The Top 5 Late Renaissance Pike & Shotte Wargame Rules: An Overview

Now that one by one my main big battle armies for every era are getting finished, finally, after more than nine years painting, I enter a new stage in my hobby. I’ll try to make a choice for rule system(s) that I want to get proficient in.

I mean: really proficient. Not that I mix up old and new versions or that I, in doubt because a certain situation was so long ago, have to reread a rule that I could have known.

The cliché is the butterfly gamer, continually starting new projects, continually buying new rules. I don’t want to be a such a caricature player. I want to select, carefully and deliberately, a set of fastplay rules that are well written, simple to explain, for big battles or multiplay. A rational choice. That’s how I am – or pretend to be.

If I know a couple of sets fairly well I can host and umpire larger multiplayer games. Better be fluent with a few rules so that you can explain them to others and have fun with them, than to search for the Holy Grail in a very lonely quest.

I already published my list with top Ancients rules that I’m busy to review, with my thorough review system that I designed earlier and the Mons Graupius scenario. With a similar test drive approach, I will review Late Renaissance (1660-700) Pike & Shotte rules.

Why this specific era and not ECW? As Dutch wargamer I’m more interested in the Williamite era than in the English Civil War or the Nordic war. Fascinating period, a real World War (including the colonies) with Stadtholder / King William III as Churchill vs imperialistic Louis XIV. More dynamic than tercio warfare, closer to the heart than Italian wars, more Dutch than the War of the Spanish Succession, and troops with colourful but similar uniform combinations: thus the same unit can be Irish, Dutch, French, Danish, German or Italian. In other words, you can game every battle anywhere.

My Top-3 Lace Wars Rules: BtLB, TotSK and Maurice

No clear favorite, yet. The Via Regia blog lists 41 rulesets! But less is more, so I tried to make a Williamite selection. Tailor-made for the the League of Augsburg is Beneath the Lily Banners, with Donnybrook as skirmish variant. BTLB is said to be a good multiplayer system, for the larger battles.

According to the Warfare in the Era of Cynics and Amateurs Blog the BTLB-game brings period flavour. Other blogs that I found were more critical about BTLB. Disadvantages mentioned are the ‘pip’ system, slow play and a surplus of modifiers. Orkney Wargames, Angus Konstam, wrote:

“One of the problems with the rules is that you have to roll each turn to see how many units can move. The result is, it takes ages for the game to pick up speed, and you end up activating a handful of units, reacting to events rather than follow historic orders. It didn’t work – at least not into he game we played, on the level we were fighting at. I also found it hard to figure out how to manoeuvre, what with the large charge ranges, the limited movement options, the poor musket ability and all the rest of it. That said,  BTLB produced a reasonably enjoyable game. In fact, when the bullets started flying the combat system (both firing and melee) was quick and efficient. I just wish it had been a little faster…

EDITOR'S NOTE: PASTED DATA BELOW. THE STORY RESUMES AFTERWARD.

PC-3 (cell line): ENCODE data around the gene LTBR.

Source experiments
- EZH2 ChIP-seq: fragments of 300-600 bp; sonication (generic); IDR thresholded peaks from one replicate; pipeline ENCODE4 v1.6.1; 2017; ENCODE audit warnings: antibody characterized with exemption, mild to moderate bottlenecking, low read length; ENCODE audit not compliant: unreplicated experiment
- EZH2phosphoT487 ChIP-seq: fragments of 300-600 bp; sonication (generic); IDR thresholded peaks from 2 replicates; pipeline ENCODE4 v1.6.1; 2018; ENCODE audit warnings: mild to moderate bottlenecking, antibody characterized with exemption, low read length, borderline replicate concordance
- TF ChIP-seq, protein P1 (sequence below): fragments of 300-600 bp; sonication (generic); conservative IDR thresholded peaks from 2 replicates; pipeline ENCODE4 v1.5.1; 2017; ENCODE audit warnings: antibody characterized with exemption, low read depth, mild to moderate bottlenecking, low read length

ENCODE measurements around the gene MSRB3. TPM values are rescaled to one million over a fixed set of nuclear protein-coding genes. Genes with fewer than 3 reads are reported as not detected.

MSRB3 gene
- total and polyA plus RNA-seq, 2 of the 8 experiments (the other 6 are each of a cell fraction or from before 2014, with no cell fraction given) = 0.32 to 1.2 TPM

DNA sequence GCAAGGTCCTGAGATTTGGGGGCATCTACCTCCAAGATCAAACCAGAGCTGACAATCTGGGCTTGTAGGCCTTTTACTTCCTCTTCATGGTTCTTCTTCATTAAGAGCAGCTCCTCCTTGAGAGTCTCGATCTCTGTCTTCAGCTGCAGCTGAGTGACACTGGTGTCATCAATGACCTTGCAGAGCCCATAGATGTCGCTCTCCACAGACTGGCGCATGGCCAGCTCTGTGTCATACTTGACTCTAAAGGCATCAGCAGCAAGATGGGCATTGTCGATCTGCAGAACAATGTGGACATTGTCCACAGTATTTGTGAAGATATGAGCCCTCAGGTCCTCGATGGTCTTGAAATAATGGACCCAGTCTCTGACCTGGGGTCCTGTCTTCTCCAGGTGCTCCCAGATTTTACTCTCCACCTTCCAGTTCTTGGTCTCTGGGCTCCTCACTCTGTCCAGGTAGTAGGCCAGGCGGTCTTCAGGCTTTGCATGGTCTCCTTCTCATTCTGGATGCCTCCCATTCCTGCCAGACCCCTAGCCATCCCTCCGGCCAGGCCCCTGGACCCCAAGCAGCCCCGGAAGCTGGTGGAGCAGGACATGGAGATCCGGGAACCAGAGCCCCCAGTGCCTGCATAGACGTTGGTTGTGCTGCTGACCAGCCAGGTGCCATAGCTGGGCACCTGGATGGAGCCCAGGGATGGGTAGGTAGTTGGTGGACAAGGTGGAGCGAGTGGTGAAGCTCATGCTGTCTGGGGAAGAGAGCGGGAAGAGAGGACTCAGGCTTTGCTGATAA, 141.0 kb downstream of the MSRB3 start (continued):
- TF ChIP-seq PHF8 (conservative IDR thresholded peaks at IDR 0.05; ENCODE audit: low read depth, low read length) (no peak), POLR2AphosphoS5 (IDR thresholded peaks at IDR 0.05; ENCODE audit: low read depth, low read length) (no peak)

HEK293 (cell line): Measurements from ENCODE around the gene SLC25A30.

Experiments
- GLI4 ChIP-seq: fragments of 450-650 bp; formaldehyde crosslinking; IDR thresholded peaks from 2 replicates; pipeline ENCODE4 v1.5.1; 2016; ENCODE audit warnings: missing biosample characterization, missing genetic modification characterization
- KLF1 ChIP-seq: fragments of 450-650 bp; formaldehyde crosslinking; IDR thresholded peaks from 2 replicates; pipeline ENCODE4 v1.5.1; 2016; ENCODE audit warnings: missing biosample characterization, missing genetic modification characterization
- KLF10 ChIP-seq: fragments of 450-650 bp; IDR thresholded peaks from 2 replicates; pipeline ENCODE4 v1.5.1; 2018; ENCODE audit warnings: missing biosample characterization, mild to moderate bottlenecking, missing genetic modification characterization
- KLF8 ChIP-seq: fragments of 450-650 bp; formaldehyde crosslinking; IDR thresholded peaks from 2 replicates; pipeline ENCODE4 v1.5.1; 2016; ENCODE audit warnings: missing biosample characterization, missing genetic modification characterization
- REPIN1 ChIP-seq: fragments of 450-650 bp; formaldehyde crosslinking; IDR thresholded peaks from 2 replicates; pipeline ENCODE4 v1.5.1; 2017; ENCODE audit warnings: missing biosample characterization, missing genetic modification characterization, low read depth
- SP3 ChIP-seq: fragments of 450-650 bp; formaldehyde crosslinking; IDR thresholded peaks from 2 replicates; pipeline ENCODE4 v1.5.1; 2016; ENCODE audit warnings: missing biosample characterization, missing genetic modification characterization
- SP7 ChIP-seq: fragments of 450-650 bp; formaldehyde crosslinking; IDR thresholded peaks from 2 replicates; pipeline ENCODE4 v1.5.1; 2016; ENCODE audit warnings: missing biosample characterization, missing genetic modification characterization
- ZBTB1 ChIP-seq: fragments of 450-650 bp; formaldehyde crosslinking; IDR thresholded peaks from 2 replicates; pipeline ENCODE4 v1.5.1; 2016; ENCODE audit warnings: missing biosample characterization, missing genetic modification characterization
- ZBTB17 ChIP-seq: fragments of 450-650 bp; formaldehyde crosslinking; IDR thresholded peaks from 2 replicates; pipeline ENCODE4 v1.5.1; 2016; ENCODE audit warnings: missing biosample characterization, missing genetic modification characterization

Twilight of the Sun King is an official publication from the Pike & Shotte Society. I played it once, recently. The game is DBA-ish, all is summarized in a quick combat results table, fast play, fast action.

The Stronghold Rebuilt wrote, back in 2017:

“Well, there’s no denying that the basic mechanisms of Twilight of the Sun-king are excellent. They give a quick game which seems to encourage historical tactics and deployments with, theoretically, the minimum of mental effort. We had an enjoyable evening, really we did.”

The writer also noted that “the rules book we were working from was only part of the game, and that the rest of it was still in the authors’ heads (…) they were issues with what you would call basic game-play and which should have been covered at the playtesting or editing stage”

In their second playtest they were more positive: the game was ‘smooth’ and the rule authors had clarified some rules to them. My personal first playtest was good: fast game, easy to understand.

Maurice is written by my favorite wargames designer Sam Mustafa. The wargame is enhanced by a set of cards. Players collect and discard cards with a value that can be used for moving or for improving defense or attack scores, as modifiers/bonuses. Thus you constantly make difficult choices: do I move more, but cost of losing a useful ‘ability’? Do I pass to collect more cards? Disadvantage: Mustafa’s games are more 1vs1 games, and less tailored to multiplayer games. Hard to see how a card-driven game can work for more than one player per side.

Pike & Shotte? Renatio & Gloriam?

P&S is the main ‘commercial’ ruleset, designed and sold to give Warlord a foothold in the historical market. I’m not sure how many or few wargamers actually play Pike and Shotte these days: I haven’t seen a P&S AAR for a long time. I might be prejudiced because the rules disappointed me, once. However, the golden rule is that a good general doesn’t give up after one battle. The Via Rega-blogger likes it. R&G might be interesting as follow up to the Mortem & Gloriam system that is part of my Ancients review.

One thought on “The Top 5 Late Renaissance Pike & Shotte Wargame Rules: An Overview

  1. Very much hoping that Simon Miller’s pike and shot system ( a development of “For King and Parliament” and “To the Strongest” will be out in a few months!!!!!


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